Landscape water budgets are usually based on two factors, the landscape area and the irrigation requirement. In Douglas County, Colorado, the Centennial Water and Sanitation District bases their outdoor water budgets on these two factors. Budgets are based on 27 inches of water (the historic average) applied across 45% of the measured total lot area for an entire year. The budget allotment is distributed through the irrigation season (April – October in Colorado) based on the historic evapotranspiration curve.

Evapotranspiration provides an adjustment factor in the formulation of landscape water budgets. Providers often use the historic average ET rate to calculate water budgets. This approach has the potential to allot an excessive volume in wet years and an insufficient volume in dry years. Real-time ET measurements provide an alternative. The Irvine Ranch Water District (IRWD) and the Capistrano Valley Water District, two of the originators of the utility water budget-based rate structure concept, use prevailing ET data to adjust the irrigation allotment for their customers. It is customary to inform users of the volume of water allocated to the upcoming billing cycle on each water bill, and both IRWD and Capistrano provide an estimate of this value and then adjust the actual budget based on prevailing conditions.

More elaborate water budget formulations that include factors such as effective precipitation are also utilised. In Redwood City, California the landscape material is taken into consideration and 100% of ET is provided for turf and 80% of ET for non-turf areas. In Santa Rosa, California, landscape water budgets are calculated by subtracting effective precipitation from the reference ET, thus creating a measurement of net ET and then providing 100% of net ET for high water use landscaped area and 60% for medium water use landscaped area.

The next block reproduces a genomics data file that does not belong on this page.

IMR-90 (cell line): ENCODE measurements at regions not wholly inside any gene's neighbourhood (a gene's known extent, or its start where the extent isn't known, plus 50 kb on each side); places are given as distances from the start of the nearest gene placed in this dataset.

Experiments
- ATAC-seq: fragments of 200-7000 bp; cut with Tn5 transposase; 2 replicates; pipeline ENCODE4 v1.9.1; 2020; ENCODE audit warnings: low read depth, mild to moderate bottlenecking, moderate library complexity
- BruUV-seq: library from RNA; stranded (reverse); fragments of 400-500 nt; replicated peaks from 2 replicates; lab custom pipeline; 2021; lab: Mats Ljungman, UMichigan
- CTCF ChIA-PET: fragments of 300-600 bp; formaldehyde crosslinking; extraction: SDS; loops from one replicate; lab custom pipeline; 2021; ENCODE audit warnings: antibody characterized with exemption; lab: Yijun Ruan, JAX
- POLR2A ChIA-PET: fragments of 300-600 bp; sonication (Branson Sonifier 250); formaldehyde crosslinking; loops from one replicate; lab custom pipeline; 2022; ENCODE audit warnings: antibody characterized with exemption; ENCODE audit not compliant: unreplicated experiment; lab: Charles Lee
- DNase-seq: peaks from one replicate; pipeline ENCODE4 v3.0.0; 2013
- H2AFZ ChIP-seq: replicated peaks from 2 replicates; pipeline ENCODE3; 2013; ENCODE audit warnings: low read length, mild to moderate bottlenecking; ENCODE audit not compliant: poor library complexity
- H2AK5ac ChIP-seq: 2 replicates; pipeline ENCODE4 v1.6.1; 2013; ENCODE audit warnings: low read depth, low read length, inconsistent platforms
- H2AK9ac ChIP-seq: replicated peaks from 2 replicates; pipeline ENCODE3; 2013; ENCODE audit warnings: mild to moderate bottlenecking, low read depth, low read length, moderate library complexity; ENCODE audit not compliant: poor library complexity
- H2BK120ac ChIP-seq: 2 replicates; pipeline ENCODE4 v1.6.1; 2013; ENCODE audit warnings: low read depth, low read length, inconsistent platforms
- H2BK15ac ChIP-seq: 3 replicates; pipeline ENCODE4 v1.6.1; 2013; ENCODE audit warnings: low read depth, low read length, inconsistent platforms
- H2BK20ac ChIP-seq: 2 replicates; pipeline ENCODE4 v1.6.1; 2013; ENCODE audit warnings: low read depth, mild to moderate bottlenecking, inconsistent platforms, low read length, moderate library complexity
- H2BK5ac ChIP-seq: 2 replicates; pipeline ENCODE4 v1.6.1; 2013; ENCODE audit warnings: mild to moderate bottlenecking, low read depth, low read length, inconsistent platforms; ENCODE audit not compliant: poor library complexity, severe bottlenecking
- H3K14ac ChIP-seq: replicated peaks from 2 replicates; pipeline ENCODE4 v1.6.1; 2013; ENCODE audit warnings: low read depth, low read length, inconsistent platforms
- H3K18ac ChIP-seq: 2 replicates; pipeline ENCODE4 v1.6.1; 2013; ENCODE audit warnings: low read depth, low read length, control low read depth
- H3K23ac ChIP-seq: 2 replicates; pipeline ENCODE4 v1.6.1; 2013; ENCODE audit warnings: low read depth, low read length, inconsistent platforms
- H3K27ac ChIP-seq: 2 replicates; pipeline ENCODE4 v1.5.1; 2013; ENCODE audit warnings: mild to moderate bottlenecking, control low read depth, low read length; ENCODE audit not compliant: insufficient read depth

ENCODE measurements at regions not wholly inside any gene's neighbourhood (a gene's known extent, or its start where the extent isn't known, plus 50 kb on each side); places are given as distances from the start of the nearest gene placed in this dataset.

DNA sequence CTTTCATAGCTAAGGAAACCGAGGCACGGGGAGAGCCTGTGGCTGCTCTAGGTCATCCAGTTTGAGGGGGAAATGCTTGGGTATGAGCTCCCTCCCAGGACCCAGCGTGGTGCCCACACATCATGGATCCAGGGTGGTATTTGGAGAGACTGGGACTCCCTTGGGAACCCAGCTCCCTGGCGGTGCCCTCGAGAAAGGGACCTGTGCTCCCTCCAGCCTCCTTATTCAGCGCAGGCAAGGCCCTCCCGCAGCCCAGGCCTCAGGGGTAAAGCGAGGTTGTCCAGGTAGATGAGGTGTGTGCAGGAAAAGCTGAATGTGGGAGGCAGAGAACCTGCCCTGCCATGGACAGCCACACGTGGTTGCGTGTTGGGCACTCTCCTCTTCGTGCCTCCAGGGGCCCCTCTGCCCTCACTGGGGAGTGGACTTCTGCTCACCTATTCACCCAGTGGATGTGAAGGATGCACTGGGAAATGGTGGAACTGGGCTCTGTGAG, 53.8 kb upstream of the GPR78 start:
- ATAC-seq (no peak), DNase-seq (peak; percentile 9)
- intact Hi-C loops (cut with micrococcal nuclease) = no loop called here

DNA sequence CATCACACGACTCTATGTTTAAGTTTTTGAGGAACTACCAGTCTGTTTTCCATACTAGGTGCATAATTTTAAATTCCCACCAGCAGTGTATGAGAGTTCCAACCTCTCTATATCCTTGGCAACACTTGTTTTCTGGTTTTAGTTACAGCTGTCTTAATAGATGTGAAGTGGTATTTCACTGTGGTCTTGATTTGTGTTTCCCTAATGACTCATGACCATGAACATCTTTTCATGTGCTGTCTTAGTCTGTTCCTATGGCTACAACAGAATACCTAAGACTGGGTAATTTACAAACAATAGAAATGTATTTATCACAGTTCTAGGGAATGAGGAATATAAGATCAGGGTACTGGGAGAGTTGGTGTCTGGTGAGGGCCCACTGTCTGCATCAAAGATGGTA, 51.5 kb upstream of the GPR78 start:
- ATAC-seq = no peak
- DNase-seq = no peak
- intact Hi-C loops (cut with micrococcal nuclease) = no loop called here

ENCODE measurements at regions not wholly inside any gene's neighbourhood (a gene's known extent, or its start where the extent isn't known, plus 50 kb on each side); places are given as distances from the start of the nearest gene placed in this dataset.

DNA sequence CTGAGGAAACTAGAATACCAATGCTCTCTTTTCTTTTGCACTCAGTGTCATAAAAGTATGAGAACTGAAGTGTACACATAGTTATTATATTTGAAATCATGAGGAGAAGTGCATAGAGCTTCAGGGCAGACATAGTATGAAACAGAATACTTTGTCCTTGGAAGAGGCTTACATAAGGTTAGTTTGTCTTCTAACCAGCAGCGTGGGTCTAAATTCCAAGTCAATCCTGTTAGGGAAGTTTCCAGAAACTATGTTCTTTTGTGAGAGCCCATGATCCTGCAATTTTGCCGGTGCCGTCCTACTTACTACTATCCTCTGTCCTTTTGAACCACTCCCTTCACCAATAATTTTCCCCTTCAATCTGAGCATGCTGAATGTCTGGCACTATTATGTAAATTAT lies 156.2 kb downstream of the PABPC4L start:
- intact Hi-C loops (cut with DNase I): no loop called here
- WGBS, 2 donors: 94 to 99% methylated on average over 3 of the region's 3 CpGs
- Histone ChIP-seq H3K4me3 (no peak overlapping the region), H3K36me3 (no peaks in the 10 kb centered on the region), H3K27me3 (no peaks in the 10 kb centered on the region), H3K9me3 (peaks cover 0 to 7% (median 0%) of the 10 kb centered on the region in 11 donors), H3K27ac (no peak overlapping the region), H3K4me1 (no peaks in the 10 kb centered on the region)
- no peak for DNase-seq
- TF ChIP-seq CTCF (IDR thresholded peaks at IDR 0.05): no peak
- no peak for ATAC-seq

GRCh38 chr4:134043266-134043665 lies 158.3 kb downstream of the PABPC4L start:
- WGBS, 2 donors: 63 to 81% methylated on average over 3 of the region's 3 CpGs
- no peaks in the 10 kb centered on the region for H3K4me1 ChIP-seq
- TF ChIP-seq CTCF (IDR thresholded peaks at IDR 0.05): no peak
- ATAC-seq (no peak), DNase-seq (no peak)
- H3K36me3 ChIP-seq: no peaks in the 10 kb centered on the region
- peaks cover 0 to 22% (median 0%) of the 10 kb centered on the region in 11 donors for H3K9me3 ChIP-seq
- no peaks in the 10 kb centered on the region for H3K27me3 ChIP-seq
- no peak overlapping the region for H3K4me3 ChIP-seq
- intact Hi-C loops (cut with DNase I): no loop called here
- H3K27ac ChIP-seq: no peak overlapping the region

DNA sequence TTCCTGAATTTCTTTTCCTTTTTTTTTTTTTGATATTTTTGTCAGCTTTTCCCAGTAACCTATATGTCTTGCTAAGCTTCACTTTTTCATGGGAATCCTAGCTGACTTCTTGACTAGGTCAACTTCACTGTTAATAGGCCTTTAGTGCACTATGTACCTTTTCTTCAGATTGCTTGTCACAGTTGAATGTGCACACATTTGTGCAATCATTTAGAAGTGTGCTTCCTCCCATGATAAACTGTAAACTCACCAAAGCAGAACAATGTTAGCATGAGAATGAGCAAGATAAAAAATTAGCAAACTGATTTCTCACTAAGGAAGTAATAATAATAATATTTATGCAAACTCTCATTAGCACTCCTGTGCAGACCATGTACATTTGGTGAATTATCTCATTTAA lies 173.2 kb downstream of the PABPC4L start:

Some agencies develop their outdoor water budgets using aerial photographs or GIS mapping. Other agencies use tax assessor records. The Los Angeles Department of Water and Power (LADWP) has five lot size groups that customers are placed in based on their tax assessed lot size. LADWP also uses the postal code to place each customer into one of three temperature zones used to adjust the allocation.

Critics argue that landscape water budgets encourage excessive use by those with large lots. The City of Boulder, Colorado addressed this by providing 15 gallons/square foot (gpsf) for the first 5,000 sf of landscaped area, 12 gpsf for the next 9,000 sf, and 10 gpsf for area greater than 14,000 sf. In Boulder 10 gpsf, is the water requirement for low water use native plants, so this approach is designed to discourage wall to wall turf on large landscapes. With all of the rate structures examined in this study, customers can use as much water as they want, but if they exceed their budget the price increases steeply (see table below).

Indoor water budgets
Indoor water budgets are typically formulated by customer class such as single family residential, multi-family residential, commercial, etc. Creating indoor budgets for the residential sector is relatively easy, but the commercial, institutional and industrial (CII) sector poses a challenge.